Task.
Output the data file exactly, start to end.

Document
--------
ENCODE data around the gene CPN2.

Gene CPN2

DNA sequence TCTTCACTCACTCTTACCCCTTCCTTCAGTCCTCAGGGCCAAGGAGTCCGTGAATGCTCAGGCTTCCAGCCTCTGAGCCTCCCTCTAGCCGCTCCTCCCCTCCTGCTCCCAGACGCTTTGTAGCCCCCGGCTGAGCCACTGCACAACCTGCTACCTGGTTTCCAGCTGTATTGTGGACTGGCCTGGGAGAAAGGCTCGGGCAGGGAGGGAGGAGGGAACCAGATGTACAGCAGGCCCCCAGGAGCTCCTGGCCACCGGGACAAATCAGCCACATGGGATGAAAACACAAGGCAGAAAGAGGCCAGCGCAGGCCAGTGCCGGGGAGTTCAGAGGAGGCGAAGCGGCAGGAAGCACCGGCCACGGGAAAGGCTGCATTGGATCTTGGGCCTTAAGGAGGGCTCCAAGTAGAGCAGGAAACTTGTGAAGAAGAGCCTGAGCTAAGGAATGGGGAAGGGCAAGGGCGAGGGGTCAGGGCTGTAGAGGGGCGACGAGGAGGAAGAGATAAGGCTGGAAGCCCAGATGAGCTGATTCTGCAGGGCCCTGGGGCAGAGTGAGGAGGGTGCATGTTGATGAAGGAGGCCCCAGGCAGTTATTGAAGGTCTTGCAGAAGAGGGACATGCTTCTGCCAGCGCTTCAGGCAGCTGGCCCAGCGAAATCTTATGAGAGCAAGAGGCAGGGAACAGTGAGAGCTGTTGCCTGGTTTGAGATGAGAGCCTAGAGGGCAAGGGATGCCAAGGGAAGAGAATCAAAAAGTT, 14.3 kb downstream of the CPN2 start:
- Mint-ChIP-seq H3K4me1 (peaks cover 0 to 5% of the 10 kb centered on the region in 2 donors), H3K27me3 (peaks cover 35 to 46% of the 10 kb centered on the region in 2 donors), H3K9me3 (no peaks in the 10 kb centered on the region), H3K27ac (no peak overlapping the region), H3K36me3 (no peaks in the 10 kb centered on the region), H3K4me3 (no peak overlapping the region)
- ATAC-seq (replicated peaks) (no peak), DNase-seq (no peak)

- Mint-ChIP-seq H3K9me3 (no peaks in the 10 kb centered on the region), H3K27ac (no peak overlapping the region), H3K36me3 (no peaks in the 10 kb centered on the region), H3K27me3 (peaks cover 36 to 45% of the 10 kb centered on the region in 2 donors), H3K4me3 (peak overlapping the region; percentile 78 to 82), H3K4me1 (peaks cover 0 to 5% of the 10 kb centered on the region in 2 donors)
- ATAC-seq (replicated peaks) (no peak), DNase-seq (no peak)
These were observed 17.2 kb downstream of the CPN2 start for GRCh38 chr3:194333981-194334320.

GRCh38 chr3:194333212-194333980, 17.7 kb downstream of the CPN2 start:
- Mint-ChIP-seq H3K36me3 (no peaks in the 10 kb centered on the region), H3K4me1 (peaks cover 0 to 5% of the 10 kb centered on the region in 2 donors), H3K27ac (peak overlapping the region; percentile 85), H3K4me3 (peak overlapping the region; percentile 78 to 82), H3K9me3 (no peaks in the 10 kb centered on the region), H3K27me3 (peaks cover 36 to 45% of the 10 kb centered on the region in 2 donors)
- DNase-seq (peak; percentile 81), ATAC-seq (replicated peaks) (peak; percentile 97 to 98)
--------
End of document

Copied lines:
ENCODE data around the gene CPN2.

Gene CPN2

DNA sequence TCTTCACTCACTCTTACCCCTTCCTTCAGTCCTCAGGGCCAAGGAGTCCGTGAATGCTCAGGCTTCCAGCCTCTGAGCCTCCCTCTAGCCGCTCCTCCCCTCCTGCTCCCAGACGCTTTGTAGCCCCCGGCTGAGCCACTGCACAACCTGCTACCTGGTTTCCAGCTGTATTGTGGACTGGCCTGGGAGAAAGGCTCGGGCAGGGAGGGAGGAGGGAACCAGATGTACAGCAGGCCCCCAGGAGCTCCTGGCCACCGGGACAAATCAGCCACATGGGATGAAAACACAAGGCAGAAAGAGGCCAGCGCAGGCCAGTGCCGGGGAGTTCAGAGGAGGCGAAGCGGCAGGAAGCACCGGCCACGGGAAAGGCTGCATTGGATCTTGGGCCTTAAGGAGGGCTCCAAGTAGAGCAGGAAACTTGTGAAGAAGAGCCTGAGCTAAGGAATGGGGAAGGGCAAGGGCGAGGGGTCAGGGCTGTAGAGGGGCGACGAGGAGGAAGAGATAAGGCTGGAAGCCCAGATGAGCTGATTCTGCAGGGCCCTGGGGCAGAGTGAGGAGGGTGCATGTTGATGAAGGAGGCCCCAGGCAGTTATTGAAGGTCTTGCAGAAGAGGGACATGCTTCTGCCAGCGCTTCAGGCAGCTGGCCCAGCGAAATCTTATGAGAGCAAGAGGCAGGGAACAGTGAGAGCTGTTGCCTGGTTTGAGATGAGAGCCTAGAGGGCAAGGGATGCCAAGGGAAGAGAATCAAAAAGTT, 14.3 kb downstream of the CPN2 start:
- Mint-ChIP-seq H3K4me1 (peaks cover 0 to 5% of the 10 kb centered on the region in 2 donors), H3K27me3 (peaks cover 35 to 46% of the 10 kb centered on the region in 2 donors), H3K9me3 (no peaks in the 10 kb centered on the region), H3K27ac (no peak overlapping the region), H3K36me3 (no peaks in the 10 kb centered on the region), H3K4me3 (no peak overlapping the region)
- ATAC-seq (replicated peaks) (no peak), DNase-seq (no peak)

- Mint-ChIP-seq H3K9me3 (no peaks in the 10 kb centered on the region), H3K27ac (no peak overlapping the region), H3K36me3 (no peaks in the 10 kb centered on the region), H3K27me3 (peaks cover 36 to 45% of the 10 kb centered on the region in 2 donors), H3K4me3 (peak overlapping the region; percentile 78 to 82), H3K4me1 (peaks cover 0 to 5% of the 10 kb centered on the region in 2 donors)
- ATAC-seq (replicated peaks) (no peak), DNase-seq (no peak)
These were observed 17.2 kb downstream of the CPN2 start for GRCh38 chr3:194333981-194334320.

GRCh38 chr3:194333212-194333980, 17.7 kb downstream of the CPN2 start:
- Mint-ChIP-seq H3K36me3 (no peaks in the 10 kb centered on the region), H3K4me1 (peaks cover 0 to 5% of the 10 kb centered on the region in 2 donors), H3K27ac (peak overlapping the region; percentile 85), H3K4me3 (peak overlapping the region; percentile 78 to 82), H3K9me3 (no peaks in the 10 kb centered on the region), H3K27me3 (peaks cover 36 to 45% of the 10 kb centered on the region in 2 donors)
- DNase-seq (peak; percentile 81), ATAC-seq (replicated peaks) (peak; percentile 97 to 98)